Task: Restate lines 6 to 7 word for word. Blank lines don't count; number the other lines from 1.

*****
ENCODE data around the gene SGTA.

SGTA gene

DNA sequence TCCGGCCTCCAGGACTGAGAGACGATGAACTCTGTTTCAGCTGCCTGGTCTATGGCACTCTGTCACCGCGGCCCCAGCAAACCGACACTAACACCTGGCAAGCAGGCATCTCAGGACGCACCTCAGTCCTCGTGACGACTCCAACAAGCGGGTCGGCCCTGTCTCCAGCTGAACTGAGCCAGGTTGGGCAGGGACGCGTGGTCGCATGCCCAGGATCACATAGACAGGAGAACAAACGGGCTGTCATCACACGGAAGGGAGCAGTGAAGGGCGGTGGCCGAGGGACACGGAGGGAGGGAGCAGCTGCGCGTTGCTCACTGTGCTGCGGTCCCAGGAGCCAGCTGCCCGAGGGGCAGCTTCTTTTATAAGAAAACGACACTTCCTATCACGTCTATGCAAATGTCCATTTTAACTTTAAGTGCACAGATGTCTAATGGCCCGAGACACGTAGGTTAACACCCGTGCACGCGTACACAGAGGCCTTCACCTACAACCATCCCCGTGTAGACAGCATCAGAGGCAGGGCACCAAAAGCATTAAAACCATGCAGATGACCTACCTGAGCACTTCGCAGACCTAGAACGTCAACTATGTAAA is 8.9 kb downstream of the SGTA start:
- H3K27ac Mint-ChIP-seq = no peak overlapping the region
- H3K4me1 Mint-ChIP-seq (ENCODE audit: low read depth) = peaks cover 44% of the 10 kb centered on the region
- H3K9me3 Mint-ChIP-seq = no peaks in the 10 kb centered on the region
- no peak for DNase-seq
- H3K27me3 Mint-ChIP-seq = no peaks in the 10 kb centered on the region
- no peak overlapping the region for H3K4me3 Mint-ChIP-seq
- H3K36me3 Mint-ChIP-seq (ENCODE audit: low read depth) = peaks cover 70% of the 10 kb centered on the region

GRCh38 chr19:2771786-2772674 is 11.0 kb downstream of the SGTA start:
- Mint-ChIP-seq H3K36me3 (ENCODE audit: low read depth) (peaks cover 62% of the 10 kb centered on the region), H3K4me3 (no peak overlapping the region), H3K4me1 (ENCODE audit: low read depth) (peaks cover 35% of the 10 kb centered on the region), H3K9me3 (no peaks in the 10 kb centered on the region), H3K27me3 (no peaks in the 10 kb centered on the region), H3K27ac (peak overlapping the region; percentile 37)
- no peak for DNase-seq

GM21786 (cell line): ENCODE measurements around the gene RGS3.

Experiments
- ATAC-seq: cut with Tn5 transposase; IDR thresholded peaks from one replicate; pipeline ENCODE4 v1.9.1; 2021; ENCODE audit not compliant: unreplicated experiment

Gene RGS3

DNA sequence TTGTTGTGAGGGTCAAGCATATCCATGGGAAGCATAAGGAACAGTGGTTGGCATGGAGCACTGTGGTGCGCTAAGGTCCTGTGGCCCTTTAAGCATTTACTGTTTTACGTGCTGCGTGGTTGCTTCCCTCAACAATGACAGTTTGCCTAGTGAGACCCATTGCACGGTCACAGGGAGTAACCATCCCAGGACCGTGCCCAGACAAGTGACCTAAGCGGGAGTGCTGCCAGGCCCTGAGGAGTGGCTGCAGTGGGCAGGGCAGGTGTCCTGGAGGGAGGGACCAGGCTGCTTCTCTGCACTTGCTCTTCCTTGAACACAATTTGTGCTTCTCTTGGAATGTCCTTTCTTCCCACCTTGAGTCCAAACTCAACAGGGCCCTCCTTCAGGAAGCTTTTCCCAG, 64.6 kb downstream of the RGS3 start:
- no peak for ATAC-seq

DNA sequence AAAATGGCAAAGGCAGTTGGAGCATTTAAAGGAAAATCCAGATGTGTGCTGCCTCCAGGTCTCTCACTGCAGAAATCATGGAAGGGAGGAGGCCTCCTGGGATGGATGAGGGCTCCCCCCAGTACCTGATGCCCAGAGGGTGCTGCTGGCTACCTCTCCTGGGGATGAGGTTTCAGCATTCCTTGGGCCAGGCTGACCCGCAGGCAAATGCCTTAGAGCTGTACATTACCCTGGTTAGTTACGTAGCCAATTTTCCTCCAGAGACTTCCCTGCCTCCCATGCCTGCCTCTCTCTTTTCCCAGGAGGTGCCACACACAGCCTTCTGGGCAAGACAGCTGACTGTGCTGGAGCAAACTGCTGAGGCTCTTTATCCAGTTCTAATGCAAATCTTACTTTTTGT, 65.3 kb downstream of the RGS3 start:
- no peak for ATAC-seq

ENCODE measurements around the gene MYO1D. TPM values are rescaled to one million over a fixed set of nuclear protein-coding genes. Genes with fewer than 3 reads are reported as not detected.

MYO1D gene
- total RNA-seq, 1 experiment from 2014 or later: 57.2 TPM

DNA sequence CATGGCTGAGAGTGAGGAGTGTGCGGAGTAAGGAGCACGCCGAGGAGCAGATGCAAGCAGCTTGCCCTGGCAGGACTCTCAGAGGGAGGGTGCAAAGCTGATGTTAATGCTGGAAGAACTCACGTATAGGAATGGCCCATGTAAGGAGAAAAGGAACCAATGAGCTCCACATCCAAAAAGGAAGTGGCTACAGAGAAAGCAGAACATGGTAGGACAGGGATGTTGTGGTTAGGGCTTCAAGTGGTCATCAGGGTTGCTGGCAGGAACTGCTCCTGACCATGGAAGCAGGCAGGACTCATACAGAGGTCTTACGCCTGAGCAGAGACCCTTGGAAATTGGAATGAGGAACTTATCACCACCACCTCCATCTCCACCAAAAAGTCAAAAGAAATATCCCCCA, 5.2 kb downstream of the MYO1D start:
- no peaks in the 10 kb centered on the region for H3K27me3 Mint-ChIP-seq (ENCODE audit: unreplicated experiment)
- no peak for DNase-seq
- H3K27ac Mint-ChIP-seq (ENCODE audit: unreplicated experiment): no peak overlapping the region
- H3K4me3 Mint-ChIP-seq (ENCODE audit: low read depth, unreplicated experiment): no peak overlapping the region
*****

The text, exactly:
- H3K9me3 Mint-ChIP-seq = no peaks in the 10 kb centered on the region
- no peak for DNase-seq